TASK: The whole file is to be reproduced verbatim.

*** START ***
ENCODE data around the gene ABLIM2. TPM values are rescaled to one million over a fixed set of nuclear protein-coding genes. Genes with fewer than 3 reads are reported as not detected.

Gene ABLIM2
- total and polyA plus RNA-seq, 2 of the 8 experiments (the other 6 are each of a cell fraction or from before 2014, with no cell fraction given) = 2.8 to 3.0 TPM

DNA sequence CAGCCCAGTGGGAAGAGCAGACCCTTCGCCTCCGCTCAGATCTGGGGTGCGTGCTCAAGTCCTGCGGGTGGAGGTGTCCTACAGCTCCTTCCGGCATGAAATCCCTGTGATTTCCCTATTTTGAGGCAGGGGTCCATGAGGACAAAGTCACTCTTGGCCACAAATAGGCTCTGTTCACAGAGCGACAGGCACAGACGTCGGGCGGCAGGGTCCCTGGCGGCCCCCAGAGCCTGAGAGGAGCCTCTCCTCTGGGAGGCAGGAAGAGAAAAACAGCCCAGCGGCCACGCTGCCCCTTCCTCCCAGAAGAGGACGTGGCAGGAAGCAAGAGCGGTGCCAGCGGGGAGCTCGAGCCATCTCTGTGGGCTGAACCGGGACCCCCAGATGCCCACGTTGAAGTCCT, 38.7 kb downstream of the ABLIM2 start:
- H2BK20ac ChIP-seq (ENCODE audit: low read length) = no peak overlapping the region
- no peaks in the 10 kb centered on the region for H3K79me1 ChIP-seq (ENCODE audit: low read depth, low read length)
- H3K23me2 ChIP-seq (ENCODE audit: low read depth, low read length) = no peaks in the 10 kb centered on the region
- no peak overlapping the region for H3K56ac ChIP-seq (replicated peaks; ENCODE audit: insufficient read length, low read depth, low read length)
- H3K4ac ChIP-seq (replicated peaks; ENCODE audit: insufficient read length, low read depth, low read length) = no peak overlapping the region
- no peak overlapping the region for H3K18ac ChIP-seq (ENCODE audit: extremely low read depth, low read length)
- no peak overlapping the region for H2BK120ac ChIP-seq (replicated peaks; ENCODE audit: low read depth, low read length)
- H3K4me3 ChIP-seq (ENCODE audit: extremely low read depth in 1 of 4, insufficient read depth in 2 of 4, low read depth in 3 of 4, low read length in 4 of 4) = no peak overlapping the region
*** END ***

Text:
ENCODE data around the gene ABLIM2. TPM values are rescaled to one million over a fixed set of nuclear protein-coding genes. Genes with fewer than 3 reads are reported as not detected.

Gene ABLIM2
- total and polyA plus RNA-seq, 2 of the 8 experiments (the other 6 are each of a cell fraction or from before 2014, with no cell fraction given) = 2.8 to 3.0 TPM

DNA sequence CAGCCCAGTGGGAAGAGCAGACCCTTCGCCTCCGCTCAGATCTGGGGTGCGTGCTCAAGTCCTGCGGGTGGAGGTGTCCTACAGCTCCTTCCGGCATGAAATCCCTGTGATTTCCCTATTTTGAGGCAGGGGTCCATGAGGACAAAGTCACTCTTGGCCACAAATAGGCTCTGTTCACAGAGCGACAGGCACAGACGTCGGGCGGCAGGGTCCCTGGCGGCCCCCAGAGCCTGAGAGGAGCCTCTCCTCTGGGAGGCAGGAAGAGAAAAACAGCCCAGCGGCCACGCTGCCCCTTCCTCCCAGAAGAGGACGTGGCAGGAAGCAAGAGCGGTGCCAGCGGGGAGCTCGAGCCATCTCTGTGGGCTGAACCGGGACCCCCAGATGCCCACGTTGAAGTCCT, 38.7 kb downstream of the ABLIM2 start:
- H2BK20ac ChIP-seq (ENCODE audit: low read length) = no peak overlapping the region
- no peaks in the 10 kb centered on the region for H3K79me1 ChIP-seq (ENCODE audit: low read depth, low read length)
- H3K23me2 ChIP-seq (ENCODE audit: low read depth, low read length) = no peaks in the 10 kb centered on the region
- no peak overlapping the region for H3K56ac ChIP-seq (replicated peaks; ENCODE audit: insufficient read length, low read depth, low read length)
- H3K4ac ChIP-seq (replicated peaks; ENCODE audit: insufficient read length, low read depth, low read length) = no peak overlapping the region
- no peak overlapping the region for H3K18ac ChIP-seq (ENCODE audit: extremely low read depth, low read length)
- no peak overlapping the region for H2BK120ac ChIP-seq (replicated peaks; ENCODE audit: low read depth, low read length)
- H3K4me3 ChIP-seq (ENCODE audit: extremely low read depth in 1 of 4, insufficient read depth in 2 of 4, low read depth in 3 of 4, low read length in 4 of 4) = no peak overlapping the region